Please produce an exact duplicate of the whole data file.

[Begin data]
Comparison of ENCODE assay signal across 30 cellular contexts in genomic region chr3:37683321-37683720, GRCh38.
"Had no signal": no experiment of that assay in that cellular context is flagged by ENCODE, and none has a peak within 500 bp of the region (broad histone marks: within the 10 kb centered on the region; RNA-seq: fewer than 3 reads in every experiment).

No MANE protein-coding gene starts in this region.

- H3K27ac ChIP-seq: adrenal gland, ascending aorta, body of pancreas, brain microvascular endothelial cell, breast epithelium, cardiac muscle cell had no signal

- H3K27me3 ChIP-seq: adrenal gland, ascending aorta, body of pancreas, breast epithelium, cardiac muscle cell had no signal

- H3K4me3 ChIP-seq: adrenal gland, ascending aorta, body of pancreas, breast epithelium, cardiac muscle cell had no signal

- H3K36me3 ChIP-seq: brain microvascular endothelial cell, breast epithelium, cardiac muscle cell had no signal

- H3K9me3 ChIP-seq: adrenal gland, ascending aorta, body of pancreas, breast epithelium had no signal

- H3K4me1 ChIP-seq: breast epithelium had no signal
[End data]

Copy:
Comparison of ENCODE assay signal across 30 cellular contexts in genomic region chr3:37683321-37683720, GRCh38.
"Had no signal": no experiment of that assay in that cellular context is flagged by ENCODE, and none has a peak within 500 bp of the region (broad histone marks: within the 10 kb centered on the region; RNA-seq: fewer than 3 reads in every experiment).

No MANE protein-coding gene starts in this region.

- H3K27ac ChIP-seq: adrenal gland, ascending aorta, body of pancreas, brain microvascular endothelial cell, breast epithelium, cardiac muscle cell had no signal

- H3K27me3 ChIP-seq: adrenal gland, ascending aorta, body of pancreas, breast epithelium, cardiac muscle cell had no signal

- H3K4me3 ChIP-seq: adrenal gland, ascending aorta, body of pancreas, breast epithelium, cardiac muscle cell had no signal

- H3K36me3 ChIP-seq: brain microvascular endothelial cell, breast epithelium, cardiac muscle cell had no signal

- H3K9me3 ChIP-seq: adrenal gland, ascending aorta, body of pancreas, breast epithelium had no signal

- H3K4me1 ChIP-seq: breast epithelium had no signal